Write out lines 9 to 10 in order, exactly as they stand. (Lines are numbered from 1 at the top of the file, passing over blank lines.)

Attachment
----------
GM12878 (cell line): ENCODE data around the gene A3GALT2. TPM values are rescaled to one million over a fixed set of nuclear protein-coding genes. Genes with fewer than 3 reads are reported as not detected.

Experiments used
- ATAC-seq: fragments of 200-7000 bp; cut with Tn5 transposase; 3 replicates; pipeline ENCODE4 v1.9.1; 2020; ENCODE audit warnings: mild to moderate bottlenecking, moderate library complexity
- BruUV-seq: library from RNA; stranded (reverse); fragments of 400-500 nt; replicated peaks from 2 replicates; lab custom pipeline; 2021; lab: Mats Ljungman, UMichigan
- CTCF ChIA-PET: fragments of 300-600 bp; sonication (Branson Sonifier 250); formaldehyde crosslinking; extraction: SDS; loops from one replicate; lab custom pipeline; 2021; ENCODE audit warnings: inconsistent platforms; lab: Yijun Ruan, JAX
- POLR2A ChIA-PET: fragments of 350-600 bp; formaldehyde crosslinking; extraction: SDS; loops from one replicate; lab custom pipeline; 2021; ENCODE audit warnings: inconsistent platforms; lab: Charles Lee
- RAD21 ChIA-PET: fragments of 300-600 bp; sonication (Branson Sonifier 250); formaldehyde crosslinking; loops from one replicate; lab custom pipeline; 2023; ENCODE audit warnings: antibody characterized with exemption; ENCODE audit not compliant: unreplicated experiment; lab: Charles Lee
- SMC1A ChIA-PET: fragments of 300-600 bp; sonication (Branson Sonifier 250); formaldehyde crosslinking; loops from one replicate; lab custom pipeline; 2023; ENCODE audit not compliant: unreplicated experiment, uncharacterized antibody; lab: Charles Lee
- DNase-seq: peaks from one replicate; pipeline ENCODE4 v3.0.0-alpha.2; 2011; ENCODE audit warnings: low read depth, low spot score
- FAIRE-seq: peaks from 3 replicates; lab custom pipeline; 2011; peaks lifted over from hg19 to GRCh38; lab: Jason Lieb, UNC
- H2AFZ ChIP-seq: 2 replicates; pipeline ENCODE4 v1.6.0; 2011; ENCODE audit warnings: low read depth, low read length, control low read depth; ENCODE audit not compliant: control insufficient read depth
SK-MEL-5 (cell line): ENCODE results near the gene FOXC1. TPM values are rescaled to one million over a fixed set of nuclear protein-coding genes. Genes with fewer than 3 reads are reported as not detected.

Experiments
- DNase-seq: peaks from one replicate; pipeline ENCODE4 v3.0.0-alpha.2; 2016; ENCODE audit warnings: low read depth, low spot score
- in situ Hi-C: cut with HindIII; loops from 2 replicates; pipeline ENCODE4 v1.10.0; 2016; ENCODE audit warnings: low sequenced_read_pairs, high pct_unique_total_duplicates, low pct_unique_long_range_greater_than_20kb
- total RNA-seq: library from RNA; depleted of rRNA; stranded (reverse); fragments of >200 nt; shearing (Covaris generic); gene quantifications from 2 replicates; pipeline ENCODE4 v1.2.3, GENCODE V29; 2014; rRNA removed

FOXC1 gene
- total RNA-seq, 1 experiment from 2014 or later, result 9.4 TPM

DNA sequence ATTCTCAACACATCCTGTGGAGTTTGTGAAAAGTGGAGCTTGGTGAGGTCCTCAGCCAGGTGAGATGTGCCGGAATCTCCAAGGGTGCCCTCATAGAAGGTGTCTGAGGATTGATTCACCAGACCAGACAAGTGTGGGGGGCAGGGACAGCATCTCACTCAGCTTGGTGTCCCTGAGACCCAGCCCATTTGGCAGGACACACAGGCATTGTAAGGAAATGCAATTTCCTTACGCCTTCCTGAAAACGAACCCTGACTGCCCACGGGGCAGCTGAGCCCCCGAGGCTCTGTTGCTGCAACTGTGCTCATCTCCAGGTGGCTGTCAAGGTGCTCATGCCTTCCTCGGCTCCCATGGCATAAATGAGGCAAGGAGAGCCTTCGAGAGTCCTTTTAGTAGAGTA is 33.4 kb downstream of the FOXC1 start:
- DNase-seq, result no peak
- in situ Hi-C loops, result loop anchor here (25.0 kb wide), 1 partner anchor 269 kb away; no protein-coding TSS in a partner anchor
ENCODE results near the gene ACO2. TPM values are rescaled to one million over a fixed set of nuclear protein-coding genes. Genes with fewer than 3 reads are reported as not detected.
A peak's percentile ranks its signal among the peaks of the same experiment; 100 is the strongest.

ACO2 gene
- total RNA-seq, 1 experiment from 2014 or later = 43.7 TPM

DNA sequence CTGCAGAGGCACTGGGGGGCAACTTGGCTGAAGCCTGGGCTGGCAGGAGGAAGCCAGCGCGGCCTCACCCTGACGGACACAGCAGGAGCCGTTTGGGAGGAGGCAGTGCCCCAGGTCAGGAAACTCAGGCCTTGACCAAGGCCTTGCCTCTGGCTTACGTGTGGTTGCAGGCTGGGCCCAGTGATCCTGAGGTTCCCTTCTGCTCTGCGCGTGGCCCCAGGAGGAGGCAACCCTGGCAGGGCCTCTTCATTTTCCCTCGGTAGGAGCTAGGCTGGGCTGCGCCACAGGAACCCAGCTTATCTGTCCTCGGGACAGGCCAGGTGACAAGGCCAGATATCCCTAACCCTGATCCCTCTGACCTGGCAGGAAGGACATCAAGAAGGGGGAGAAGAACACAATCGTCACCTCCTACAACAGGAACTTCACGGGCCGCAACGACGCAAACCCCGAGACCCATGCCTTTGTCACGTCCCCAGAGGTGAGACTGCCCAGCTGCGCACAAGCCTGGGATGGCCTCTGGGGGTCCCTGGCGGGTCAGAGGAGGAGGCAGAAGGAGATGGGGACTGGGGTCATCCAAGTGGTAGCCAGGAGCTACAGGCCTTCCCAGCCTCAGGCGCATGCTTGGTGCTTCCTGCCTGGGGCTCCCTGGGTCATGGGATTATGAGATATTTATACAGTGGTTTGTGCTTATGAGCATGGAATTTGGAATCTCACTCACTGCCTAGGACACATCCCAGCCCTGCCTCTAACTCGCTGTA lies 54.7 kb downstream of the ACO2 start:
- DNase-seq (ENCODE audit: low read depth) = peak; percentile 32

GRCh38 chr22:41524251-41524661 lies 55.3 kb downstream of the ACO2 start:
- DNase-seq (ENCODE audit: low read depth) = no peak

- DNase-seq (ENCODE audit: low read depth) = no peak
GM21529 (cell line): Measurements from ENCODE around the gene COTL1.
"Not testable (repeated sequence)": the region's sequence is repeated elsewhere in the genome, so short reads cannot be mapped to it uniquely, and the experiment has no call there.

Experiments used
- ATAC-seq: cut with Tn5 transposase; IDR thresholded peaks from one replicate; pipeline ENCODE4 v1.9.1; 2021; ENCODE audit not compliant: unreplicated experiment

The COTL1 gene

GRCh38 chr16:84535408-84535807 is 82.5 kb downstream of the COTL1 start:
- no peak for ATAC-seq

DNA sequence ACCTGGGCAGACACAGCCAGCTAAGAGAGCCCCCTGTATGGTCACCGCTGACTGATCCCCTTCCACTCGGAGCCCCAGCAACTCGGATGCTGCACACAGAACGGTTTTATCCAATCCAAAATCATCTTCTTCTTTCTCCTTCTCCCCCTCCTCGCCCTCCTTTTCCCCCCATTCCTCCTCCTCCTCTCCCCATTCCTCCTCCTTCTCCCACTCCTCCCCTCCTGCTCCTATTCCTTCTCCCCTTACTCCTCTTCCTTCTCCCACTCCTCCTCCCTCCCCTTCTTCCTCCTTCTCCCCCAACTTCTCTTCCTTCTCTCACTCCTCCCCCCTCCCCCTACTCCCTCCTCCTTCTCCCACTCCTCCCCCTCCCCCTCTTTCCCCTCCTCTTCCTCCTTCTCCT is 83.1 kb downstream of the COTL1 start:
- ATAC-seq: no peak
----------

- DNase-seq: peaks from one replicate; pipeline ENCODE4 v3.0.0-alpha.2; 2011; ENCODE audit warnings: low read depth, low spot score
- FAIRE-seq: peaks from 3 replicates; lab custom pipeline; 2011; peaks lifted over from hg19 to GRCh38; lab: Jason Lieb, UNC